Chalachala works to improve maternal health and family planning in the DRC

April 6, 2021

Jean Lambert Chalachala

Jean Lambert Chalachala

Jean Lambert Chalachala, MPH, has a calling: to improve the human condition. As a clinician and public health expert, he has found ample opportunities to do just that – working in surgery, hospital administration, epidemic and crisis management, lactation support, family planning and more. But the most striking thing about his line of work may be that he didn’t choose it.

“My dream was to be a writer and a lawyer,” he said. His mother, Seraphine Wenda Chalachala, pushed him to pursue a medical degree instead. It was, he explained, “a dream first for her.” He is the oldest of five siblings, whom his mother raised alone.

This dream began a journey that involved service during a civil war, becoming a hospital administrator, conducting emergency response and providing medical care to children experiencing homelessness. Chalachala’s journey led him steadily toward public health, and he earned a Master of Public Health (MPH) degree from the UNC Gillings School of Global Public Health in 2016.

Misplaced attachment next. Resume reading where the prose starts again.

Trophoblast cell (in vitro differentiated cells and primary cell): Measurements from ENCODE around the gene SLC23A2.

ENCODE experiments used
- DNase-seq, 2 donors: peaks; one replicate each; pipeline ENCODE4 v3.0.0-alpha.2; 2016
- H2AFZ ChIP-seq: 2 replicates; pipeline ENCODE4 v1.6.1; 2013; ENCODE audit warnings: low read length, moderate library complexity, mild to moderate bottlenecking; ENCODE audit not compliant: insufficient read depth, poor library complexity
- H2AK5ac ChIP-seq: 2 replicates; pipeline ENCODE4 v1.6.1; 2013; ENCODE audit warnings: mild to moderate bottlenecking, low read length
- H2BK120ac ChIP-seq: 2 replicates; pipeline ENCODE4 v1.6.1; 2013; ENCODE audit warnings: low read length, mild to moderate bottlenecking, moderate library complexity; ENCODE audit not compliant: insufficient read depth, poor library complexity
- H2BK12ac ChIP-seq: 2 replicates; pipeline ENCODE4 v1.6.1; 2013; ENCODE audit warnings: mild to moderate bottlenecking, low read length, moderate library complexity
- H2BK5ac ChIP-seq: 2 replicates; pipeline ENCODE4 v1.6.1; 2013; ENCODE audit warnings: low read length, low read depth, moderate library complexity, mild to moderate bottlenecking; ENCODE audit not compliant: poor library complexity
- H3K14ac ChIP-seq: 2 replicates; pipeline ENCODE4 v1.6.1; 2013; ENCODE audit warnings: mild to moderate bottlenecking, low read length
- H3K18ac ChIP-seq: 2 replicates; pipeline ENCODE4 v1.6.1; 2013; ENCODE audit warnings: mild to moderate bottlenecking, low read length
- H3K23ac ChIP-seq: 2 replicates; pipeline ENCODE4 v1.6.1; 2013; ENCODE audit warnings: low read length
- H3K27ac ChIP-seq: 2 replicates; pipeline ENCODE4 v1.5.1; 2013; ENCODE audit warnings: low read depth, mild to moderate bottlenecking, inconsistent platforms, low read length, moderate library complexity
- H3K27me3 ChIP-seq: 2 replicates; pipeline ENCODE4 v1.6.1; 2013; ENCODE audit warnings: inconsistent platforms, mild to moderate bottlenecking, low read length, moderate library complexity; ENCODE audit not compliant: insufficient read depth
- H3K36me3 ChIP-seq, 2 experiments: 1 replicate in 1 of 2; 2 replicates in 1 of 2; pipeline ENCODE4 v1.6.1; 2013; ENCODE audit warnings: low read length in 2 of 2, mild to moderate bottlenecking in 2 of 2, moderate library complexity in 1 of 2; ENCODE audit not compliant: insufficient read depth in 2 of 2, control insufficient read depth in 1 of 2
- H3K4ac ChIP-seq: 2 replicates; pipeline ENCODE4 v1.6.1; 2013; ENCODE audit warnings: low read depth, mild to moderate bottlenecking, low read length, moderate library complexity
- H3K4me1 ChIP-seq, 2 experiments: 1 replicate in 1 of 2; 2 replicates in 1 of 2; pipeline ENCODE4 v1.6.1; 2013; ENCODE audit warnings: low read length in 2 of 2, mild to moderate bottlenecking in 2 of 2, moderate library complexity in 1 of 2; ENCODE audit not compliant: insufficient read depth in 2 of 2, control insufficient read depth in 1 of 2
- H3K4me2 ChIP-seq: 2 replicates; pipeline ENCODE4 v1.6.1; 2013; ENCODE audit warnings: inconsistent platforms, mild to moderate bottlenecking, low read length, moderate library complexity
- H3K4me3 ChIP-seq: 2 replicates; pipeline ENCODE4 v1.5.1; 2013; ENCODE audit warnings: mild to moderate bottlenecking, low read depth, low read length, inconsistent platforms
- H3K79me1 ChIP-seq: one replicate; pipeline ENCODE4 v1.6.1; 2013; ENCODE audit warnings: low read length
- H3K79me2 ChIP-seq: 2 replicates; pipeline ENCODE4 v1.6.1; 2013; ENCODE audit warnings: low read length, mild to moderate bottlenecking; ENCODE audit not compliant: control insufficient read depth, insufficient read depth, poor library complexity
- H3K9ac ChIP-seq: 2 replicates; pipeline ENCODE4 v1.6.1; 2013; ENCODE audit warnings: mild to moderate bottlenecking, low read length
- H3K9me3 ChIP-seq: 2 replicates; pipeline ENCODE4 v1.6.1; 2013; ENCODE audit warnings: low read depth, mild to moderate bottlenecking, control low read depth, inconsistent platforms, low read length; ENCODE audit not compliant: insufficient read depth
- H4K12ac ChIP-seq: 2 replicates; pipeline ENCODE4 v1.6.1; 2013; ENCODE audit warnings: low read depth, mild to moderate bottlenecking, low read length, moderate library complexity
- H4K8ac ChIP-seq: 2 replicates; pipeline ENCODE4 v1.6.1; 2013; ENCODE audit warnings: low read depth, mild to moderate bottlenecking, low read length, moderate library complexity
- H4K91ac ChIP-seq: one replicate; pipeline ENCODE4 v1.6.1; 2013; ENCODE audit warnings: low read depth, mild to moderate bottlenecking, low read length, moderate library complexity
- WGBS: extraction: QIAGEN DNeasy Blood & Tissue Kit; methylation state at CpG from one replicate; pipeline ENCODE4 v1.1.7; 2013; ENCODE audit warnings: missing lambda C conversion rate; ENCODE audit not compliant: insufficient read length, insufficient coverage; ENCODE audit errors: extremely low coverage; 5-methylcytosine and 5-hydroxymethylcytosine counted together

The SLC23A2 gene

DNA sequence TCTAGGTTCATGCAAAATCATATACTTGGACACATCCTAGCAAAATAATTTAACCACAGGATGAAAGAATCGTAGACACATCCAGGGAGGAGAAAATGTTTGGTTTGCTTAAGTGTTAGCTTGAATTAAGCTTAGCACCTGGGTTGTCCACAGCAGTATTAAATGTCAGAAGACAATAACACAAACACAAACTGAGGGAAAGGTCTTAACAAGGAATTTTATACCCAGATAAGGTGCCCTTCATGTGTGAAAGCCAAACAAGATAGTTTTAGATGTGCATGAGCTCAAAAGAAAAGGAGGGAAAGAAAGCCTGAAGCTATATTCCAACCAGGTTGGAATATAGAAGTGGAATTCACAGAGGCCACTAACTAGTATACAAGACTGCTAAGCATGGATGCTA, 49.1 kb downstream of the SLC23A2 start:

When he was finishing high school and starting university, refugees of the Rwandan civil war flooded his hometown of Kisangani in the Democratic Republic of the Congo (DRC). Soon after, the First Congo War – a civil war within the DRC that quickly engrossed several neighboring nations – commenced, ultimately unseating dictator President Mobutu Sese Seko. An end to hostilities under subsequent President Laurent-Désiré Kabila was short-lived, and the Second Congo War began in 1998, ending in 2003.

In the midst of these crises, Chalachala completed his medical degree at the University of Kisangani in 2002 at his mother’s insistence, despite closures and interruptions.

“Life was very, very difficult,” he explained, but he and his siblings agreed that it was a good way to learn about the world. “It was difficult for our mother to take care of all of us. Her dream was that all of us succeeded in our life.” And they did. His siblings include an information technology professional, a lawyer, an engineer and a nurse.